Let's say I need to associate symbols with directories, and this will only need to be done for a small number of boundp symbols.

The way I see it, there are two easy ways to do that:

  1. Store this association in a separate variable (alist or a hash map). This way the directory of each symbol would be accessible with (cdr (assq SYMBOL my-alist)).
  2. Store this in a symbol property. This way, it would be accessible with (get SYMBOL 'my-directory).

Which of these would be the idiomatic way of keeping track of this information?

  • It would be worth indicating whether you know with certainty that there's no use-case for anyone wishing to dynamically bind the values in a temporary scope (as that would pretty much rule out option 2).
    – phils
    Jan 30, 2015 at 2:03
  • @phils good point. By design it's not meant to be let bound, but I think it's a valid concern. You never know what use cases other people might find for your functions.
    – Malabarba
    Jan 30, 2015 at 2:07
  • @phils: Just what do you mean? Only the symbol props, not the symbol values, are in question here, no? (defvar s 5) (put 's 'd "c:/abc/") (let ((s 4)) (message "d: %s, val: %S" (get 's 'd) s)). And OP: why do you speak of "functions", not symbols? I must be missing something.
    – Drew
    Jan 30, 2015 at 4:02
  • @Drew he meant let binding the directory associated with a symbol. It's not possible if you use symbol properties, but it's possible if you store this information in a variable such as an alist (you just let bind the alist). As for your second question, I said "functions" because all of this behaviour will be wrapped by functions of course. I don't think I've ever seen a package without functions. :-)
    – Malabarba
    Jan 30, 2015 at 8:05
  • If you two understand each other then no need to explain, but FWIW I still do not understand. By "binding a dir" I assume you mean binding a variable to a dir string. It's certainly possible for the value of a symbol property to be a symbol, whose symbol-value holds the dir string. let-binding that dir-string symbol (which is used as the prop value) should not be a problem. (Feel free to ignore if not pertinent.)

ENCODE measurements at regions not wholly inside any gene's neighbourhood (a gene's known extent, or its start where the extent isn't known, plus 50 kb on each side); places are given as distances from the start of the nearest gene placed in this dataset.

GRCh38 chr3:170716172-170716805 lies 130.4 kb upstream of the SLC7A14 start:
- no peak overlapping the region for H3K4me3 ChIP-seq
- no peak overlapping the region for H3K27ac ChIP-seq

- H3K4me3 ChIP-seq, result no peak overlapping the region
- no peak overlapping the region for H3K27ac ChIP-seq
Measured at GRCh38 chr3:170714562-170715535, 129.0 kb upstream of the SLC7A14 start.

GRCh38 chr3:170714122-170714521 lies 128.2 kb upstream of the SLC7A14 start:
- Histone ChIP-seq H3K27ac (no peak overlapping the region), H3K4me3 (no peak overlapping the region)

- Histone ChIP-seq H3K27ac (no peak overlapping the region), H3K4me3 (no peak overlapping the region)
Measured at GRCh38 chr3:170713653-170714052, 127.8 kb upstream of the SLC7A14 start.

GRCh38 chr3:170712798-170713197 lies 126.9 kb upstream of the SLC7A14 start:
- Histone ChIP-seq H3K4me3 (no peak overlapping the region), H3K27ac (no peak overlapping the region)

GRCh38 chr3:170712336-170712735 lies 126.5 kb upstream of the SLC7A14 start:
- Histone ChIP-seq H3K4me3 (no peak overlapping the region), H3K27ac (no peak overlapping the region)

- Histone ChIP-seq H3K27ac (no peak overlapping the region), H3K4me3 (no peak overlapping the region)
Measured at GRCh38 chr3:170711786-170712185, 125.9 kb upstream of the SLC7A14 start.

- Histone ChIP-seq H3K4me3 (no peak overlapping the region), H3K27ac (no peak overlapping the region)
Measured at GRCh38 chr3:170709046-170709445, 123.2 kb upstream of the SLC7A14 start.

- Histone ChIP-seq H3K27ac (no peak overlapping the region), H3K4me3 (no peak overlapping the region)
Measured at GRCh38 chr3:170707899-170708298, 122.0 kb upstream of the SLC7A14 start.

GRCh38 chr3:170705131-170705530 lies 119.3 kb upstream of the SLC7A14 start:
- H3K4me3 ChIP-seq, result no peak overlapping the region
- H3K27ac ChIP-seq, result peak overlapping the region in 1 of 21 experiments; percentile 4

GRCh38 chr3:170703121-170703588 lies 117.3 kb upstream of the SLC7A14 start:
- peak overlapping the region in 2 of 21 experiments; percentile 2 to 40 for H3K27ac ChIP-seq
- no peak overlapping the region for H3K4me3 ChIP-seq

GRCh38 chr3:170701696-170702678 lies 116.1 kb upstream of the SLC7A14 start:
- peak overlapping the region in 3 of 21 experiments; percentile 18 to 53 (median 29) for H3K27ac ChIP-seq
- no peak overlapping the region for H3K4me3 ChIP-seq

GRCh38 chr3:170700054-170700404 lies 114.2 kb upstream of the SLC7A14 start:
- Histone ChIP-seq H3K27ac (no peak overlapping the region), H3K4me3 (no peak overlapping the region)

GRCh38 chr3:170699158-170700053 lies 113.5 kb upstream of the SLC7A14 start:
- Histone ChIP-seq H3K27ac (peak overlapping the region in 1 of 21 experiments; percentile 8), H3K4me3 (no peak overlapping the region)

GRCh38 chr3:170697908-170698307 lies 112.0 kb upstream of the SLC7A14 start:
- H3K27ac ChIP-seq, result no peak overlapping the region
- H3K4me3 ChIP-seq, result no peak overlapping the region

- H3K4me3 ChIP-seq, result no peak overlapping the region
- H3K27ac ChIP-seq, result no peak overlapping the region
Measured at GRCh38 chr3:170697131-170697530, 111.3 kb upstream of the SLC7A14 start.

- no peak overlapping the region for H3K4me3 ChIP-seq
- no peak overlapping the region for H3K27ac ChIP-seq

– Drew
    Jan 30, 2015 at 14:48

2 Answers 2


It really depends on the use cases.

Generally speaking, symbol properties are "low-level" / "internal" features and one should not use them for "user-level" stuff. However, there is a place for everything :-)

A few points you might want to consider are:

  1. Speed: symbol properties are the fastest, closely followed by hash tables; alists are slow.
  2. It is easier to reset your system (i.e., remove all the vestiges of your package) with alist/hash table (reset the variable to nil) than with symbol properties (iterate over the obarray and eliminate all the relevant properties from the all symbols).
  3. It is easy to dynamically shadow the setting using alist; much harder with hash tables and symbol properties.

Another option you might want to consider is .dir-locals.el.

  • Good answer. Dunno about #2, however. What do you mean by "reset your system"? Are you talking about the relative difficulty of removing a property from a symbol (vs, e.g., a key from an alist)?
    – Drew
    Jan 30, 2015 at 4:06
  • @Drew: I clarified my point. It is better now?
    – sds
    Jan 30, 2015 at 4:10
  • Yes, completely clear now. I wondered if you didn't perhaps mean that.
    – Drew
    Jan 30, 2015 at 4:22

As long as you use the canonical name for the directory, either a hashtable or an alist is functional. If you expect the user to modify or inspect the data, use an alist. Otherwise, a hashtable works best and will scale much better.

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